Matthew Dickinson argues that Barack Obama did about as well as anyone should have expected him to do in negotiating the debt limit deal, regardless of how upset liberals are about it (as Greg Sargent documents). I think he’s probably largely correct, although the details matter a lot…I don’t have a sense yet about how to score this, one way or another. I would say that up until very recently I’d say that most liberals would be more interested in securing cuts in the Pentagon budget than in raising taxes, and in general I think that if those cuts are real — and again, I can’t emphasize strongly enough that it’s very early to be judging winners or losers when we really don’t know the answers to a lot of basic questions — liberals are undervaluing the deal by quite a bit. Of course, to be sure, liberals and all those who embrace mainstream economics would rather have no deficit reduction at all until the economy is booming. I strongly agree; if I had my preferences enacted, we’d have Simulus III or whatever number we’re on, and it would be substantial. However, as I’ve said, that wasn’t in the cards after November 2010.

Dickinson ends by asking a great question:

[M]aybe some of you can tell me why so many very smart people have, since the day Obama was inaugurated, deluded themselves into thinking that this admittedly very smart man, albeit one with limited political experience at the national level, was somehow going to step into office and proceed to rewrite the political laws that have governed presidential politics for the last two centuries?

I have a two part answer.

Part one covers 2009-2010, and is pretty basic: lots of people just don’t understand the limitations of the presidency within the political system. There’s some of that now, too.

Part two covers this past few weeks, and is much more speculative, but perhaps therefore more interesting.

Here’s what I think happened — and I’m really mainly talking about elite-level Democrats, here.

In 1994, elite-level Democrats were absolutely stunned by the GOP landslide. They believed that it ushered in an era in which conservatives would dominate government for years, reversing most of the gains of the past sixty years. Bill Clinton was certainly toast, and Newt Gingrich was a genius. And then it didn’t quite work out that way; Newt imploded, Clinton was re-elected and was very popular for the last five years of his presidency, and Clinton “won” the 1995-1996 showdown. Of course, there’s an awful lot of fine print to that, including the GOP holding Congress for another decade, and very real policy gains by the Republicans in the settlement of that showdown.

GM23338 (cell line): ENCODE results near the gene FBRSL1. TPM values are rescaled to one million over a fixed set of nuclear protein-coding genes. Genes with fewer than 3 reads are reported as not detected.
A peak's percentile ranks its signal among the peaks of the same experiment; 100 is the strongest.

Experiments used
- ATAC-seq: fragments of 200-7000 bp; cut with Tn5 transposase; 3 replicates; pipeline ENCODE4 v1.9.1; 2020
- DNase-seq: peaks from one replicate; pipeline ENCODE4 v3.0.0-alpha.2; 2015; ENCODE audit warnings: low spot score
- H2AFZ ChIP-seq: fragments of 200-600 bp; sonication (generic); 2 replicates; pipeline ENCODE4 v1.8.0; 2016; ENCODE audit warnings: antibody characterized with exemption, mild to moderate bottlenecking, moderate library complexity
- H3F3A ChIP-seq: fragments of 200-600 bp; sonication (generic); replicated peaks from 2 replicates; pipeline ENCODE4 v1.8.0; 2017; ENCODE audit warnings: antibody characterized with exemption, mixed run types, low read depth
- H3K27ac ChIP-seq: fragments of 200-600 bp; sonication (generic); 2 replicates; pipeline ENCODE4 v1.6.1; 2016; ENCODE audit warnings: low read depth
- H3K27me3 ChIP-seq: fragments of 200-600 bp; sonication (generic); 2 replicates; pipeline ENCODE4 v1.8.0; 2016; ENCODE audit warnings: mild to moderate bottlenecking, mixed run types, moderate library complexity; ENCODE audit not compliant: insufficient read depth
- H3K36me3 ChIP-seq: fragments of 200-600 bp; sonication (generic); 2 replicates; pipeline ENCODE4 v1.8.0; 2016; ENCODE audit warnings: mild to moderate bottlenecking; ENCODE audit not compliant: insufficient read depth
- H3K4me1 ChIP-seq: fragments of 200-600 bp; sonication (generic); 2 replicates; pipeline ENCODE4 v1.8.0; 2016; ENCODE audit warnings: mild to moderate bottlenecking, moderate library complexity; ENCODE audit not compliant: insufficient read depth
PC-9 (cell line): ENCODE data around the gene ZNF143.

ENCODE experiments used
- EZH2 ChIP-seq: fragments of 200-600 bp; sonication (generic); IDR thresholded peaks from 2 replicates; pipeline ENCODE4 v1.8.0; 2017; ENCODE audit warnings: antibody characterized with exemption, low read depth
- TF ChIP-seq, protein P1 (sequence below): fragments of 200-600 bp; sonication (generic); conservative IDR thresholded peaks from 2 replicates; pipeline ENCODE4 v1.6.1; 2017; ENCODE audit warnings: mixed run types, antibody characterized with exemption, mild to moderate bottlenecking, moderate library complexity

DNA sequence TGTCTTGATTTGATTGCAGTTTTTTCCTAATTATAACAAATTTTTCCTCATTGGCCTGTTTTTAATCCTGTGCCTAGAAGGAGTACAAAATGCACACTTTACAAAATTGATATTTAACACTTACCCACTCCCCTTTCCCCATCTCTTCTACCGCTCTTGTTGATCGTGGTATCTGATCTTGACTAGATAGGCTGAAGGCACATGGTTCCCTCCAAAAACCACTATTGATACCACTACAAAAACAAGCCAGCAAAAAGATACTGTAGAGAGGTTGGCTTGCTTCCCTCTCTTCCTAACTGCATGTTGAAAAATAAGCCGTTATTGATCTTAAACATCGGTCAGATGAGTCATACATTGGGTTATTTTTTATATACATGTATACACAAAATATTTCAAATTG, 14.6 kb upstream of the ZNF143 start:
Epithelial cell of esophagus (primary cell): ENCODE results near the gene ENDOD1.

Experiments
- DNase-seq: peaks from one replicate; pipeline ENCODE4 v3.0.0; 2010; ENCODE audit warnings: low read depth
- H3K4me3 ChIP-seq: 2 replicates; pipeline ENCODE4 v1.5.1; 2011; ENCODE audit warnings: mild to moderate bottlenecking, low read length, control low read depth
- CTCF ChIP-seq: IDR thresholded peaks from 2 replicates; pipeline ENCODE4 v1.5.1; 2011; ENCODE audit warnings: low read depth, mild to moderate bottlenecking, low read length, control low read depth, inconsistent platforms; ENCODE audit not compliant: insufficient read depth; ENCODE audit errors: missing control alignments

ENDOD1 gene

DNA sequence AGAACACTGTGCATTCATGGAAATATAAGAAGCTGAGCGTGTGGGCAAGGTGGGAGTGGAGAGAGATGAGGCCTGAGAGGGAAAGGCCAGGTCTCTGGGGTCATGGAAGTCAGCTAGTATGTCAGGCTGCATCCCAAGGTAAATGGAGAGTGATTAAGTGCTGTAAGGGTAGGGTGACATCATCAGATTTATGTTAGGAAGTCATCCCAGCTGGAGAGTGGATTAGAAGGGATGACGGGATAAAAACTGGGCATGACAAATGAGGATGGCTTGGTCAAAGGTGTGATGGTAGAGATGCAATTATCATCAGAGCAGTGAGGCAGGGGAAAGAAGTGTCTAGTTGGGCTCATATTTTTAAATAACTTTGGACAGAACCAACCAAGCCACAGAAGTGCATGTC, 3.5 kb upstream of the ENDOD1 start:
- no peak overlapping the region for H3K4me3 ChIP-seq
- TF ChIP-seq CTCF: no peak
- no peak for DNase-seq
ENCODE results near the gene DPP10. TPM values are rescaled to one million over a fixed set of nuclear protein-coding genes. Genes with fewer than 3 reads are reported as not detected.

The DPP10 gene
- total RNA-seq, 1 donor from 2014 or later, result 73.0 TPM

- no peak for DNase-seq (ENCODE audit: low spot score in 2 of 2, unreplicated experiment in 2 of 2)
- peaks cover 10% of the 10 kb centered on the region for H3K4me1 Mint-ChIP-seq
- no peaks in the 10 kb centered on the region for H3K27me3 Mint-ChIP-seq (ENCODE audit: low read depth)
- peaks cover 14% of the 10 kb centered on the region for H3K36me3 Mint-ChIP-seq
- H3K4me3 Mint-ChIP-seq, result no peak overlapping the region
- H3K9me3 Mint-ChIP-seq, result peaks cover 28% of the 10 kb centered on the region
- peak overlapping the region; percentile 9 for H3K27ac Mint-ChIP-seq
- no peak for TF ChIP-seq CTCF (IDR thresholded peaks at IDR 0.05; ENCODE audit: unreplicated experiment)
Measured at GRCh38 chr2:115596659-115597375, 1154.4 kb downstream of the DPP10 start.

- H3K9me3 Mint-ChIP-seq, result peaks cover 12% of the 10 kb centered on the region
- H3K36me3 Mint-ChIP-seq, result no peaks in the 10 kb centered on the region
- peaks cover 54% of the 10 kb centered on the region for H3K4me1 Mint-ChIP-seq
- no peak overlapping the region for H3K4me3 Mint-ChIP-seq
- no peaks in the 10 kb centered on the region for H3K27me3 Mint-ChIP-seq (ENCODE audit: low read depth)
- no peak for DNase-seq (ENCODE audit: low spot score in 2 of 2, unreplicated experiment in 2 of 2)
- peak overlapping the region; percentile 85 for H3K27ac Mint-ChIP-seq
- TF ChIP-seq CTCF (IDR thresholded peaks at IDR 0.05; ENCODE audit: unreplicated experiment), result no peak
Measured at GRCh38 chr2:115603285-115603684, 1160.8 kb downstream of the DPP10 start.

But then, when history repeated itself in 2008-2010, I think a lot of liberals were a lot less stunned. Instead of expecting huge policy losses, they remembered the Clinton “win” and expected the Tea Partiers to be just as inept as Newt had been. In the event, I think the Tea Partiers were in fact pretty inept, while John Boehner could govern circles around Newt Gingrich…but that’s not really what’s important. What’s important is that liberals in 1995 had unrealistically low expectations and were pleasantly surprised — which produced liberals in 2011 who had unrealistically high expectations, and were bitterly disappointed.

Or, to put it another way: I think a lot of what’s hitting liberals over the last couple of weeks is a delayed reaction to the severity of the Republican landslide of 2010. And I’m not at all convinced that the policy changes so far this year are any worse for Democrats than the policy changes in 1995-1996.

Of course, there’s a long way to go with the 112th Congress, beginning with the uncertain votes to actually pass this thing today, and then continuing with FY 2012 appropriations this fall. So perhaps liberals will still turn out to be correct about the overall (lack of) effectiveness of the president. And no question: from a liberal point of view, this turn in policy is basically a disaster, and it’s also a disaster from a mainstream economics point of view (although almost certainly not as big a disaster as two more weeks of stalemate would have been). Moreover, there’s nothing at all wrong with realistic criticisms of the president’s negotiating record. But to be realistic, those criticisms need to take into account the actual bargaining strength and positions of everyone involved, most of which has very little to do with Barack Obama.

[Cross-posted at A plain blog about politics]

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Jonathan Bernstein is a political scientist who writes about American politics, especially the presidency, Congress, parties, and elections.